"Did you ever form any idea as to the nature of his work?" Inspector Jacks asked.

"Bless you, no!" Mr. Coulson replied, brushing his hair vigorously. "It never entered into my head to ask him, and I never heard him mention it. I only know that he was a quiet-living, decent sort of a chap, but, as I put it to our young friend the newspaper man, he was a crank."

The Inspector was disappointed. He began to feel that he was wasting his time.

"Did you know anything of the object of his journey to Europe?" he asked.

"Nary a thing," Mr. Coulson declared. "He only came on deck once or twice, and he had scarcely a civil word even for me. Why, I tell you, sir," Mr. Coulson continued, "if he saw me coming along on the promenade, he'd turn round and go the other way, for fear I'd ask him to come and have a drink. A c-r-a-n-k, sir! You write it down at that, and you won't be far out."

"He certainly seems to have been a queer lot," the Inspector declared. "By the bye," he continued, "you said something, I believe, about his having had more money with him than was found upon his person."

"That's so," Mr. Coulson admitted. "I know he deposited a pocketbook with the purser, and I happened to be standing by when he received it back. I noticed that he had three or four thousand-dollar bills, and there didn't seem to be anything of the sort upon him when he was found."

The Inspector made a note of this.

"You believe yourself, then, Mr. Coulson," he said, closing his pocketbook, "that the murder was committed for the purpose of robbery?"

"Seems to me it's common sense," Mr. Coulson replied. "A man who goes and takes a special train to London from the docks of a city like Liverpool—a city filled with the scum of the world, mind you—kind of gives himself away as a man worth robbing, doesn't he?"

The Inspector nodded.

"That's sensible talk, Mr. Coulson," he acknowledged. "You never heard, I suppose, of his having had a quarrel with any one?"

"Never in my life," Mr. Coulson declared. "He wasn't the sort to make enemies, any more than he was the sort to make friends."

The Inspector took up his hat. His manner now was no longer inquisitorial. With the closing of his notebook a new geniality had taken the place of his official stiffness.

"You are making a long stay here, Mr. Coulson?" he asked.

"A week or so, maybe," that gentleman answered. "I am in the machinery patent line—machinery for the manufacture of woollen goods mostly—and I have a few appointments in London. Afterwards I am going on to Paris. You can hear of me at any time either here or at the Grand Hotel, Paris, but there's nothing further to be got out of me as regards Mr. Hamilton Fynes."

The Inspector was of the same opinion and took his departure. Mr. Coulson waited for some little time, still sitting on his trunk and clasping his hairbrushes. Then he moved over to the table on which stood the telephone instrument and asked for a number. The reply came in a minute or two in the form of a question.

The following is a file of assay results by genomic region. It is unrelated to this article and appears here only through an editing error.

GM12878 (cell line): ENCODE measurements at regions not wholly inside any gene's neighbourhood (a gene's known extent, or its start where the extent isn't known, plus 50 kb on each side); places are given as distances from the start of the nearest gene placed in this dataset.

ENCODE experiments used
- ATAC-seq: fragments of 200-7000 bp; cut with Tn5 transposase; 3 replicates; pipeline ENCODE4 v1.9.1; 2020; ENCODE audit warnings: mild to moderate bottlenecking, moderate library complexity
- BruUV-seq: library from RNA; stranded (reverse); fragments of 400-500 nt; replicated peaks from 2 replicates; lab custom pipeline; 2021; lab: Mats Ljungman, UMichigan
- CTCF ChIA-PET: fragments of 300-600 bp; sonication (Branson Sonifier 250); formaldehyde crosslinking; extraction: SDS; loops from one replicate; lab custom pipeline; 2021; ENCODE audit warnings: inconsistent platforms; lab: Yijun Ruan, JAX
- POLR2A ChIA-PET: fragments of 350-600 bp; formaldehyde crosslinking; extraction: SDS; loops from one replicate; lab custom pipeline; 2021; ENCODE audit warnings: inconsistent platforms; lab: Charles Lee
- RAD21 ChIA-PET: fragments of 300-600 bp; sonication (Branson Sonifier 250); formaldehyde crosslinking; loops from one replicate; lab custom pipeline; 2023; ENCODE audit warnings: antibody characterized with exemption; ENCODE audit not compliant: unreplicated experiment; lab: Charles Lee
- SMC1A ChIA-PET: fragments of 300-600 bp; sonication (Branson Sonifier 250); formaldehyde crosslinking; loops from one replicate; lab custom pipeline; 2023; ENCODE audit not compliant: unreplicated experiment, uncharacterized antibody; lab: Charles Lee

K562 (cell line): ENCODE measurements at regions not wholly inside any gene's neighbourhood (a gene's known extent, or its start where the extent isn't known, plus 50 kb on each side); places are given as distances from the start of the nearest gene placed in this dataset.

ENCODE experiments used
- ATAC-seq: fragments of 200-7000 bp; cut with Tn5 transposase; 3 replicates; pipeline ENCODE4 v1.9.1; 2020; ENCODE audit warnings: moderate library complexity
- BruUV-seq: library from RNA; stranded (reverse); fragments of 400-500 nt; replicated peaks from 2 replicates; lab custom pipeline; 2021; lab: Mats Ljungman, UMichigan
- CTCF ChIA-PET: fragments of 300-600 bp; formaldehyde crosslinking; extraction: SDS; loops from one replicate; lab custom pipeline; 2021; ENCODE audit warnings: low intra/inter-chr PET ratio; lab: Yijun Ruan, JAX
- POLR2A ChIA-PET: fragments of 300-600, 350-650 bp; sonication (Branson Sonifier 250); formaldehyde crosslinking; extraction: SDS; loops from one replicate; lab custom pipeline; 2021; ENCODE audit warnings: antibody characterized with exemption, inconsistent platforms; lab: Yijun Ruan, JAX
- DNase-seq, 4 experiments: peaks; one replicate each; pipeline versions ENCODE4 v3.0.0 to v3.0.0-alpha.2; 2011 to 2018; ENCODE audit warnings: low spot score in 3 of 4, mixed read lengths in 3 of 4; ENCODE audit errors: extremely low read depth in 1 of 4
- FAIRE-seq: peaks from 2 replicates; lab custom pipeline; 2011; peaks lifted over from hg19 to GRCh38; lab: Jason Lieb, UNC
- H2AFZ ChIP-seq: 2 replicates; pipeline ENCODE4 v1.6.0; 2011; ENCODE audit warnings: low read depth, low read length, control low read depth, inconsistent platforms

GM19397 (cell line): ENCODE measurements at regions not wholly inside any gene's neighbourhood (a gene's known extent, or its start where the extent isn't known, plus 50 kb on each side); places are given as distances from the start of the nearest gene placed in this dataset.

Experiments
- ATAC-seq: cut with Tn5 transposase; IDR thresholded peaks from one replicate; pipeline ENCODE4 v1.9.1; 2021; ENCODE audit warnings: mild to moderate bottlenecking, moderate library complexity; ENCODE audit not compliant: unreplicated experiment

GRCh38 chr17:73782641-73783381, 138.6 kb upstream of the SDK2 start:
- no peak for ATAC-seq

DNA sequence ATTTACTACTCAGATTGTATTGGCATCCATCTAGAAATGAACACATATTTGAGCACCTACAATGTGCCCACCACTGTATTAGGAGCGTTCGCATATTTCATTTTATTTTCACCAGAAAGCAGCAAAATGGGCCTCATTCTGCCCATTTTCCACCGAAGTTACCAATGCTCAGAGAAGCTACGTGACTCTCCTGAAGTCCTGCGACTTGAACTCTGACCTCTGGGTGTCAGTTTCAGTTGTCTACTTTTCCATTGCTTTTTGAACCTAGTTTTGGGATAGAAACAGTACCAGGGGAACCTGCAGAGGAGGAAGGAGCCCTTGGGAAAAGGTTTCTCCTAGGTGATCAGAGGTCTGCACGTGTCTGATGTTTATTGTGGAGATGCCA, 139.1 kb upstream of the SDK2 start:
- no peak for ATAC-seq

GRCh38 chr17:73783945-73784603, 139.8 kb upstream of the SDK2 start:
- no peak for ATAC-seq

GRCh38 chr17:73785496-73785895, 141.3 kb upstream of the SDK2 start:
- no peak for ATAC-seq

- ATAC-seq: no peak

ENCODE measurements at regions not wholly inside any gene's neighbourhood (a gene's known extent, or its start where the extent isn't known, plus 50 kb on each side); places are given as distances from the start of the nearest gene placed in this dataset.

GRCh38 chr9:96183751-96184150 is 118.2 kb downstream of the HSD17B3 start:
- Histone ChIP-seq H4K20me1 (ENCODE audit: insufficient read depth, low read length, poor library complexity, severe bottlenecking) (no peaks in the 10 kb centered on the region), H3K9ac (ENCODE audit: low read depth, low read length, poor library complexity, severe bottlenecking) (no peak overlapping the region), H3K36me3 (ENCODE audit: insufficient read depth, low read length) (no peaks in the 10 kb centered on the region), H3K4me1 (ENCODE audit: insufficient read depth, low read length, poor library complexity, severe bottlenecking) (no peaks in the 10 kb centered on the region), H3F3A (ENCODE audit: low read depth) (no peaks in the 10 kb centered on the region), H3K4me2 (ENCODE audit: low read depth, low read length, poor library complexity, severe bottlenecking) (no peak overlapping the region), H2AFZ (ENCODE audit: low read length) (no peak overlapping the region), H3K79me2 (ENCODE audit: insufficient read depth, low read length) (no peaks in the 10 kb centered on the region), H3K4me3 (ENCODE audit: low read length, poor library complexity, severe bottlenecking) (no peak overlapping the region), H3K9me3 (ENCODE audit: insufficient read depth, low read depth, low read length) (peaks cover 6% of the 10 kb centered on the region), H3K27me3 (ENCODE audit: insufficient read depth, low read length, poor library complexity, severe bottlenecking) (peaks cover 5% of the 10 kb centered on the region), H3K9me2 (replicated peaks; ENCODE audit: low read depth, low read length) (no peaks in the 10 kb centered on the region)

"It's Mr. James B. Coulson from New York, landed this afternoon from the Lusitania," Mr. Coulson said. "I am at the Savoy Hotel, speaking from my room—number 443."

There was a brief silence—then a reply.

"You had better be in the bar smoking-room at seven o'clock. If nothing happens, don't leave the hotel this evening."

Mr. Coulson replaced the receiver and rang off. A page-boy knocked at the door.

"Young lady downstairs wishes to see you, sir," he announced.

Mr. Coulson took up the card from the tray.

"Miss Penelope Morse," he said softly to himself. "Seems to me I'm rather popular this evening. Say I'll be down right away, my boy."

"Very good, sir," the page answered. "There's a gentleman with her, sir. His card's underneath the lady's."

Mr. Coulson examined the tray once more. A gentleman's visiting card informed him that his other caller was Sir Charles Somerfield, Bart.

"Bart," Mr. Coulson remarked thoughtfully. "I'm not quite catching on to that, but I suppose he goes in with the young lady."

"They're both together, sir," the boy announced.

Mr. Coulson completed his toilet and hurried downstairs


Mr. Coulson found his two visitors in the lounge of the hotel. He had removed all traces of his journey, and was attired in a Tuxedo dinner coat, a soft-fronted shirt, and a neatly arranged black tie. He wore broad-toed patent boots and double lines of braid down the outsides of his trousers. The page boy, who was on the lookout for him, conducted him to the corner where Miss Penelope Morse and her companion were sitting talking together. The latter rose at his approach, and Mr. Coulson summed him up quickly,—a well-bred, pleasant-mannered, exceedingly athletic young Englishman, who was probably not such a fool as he looked,—that is, from Mr. Coulson's standpoint, who was not used to the single eyeglass and somewhat drawling enunciation.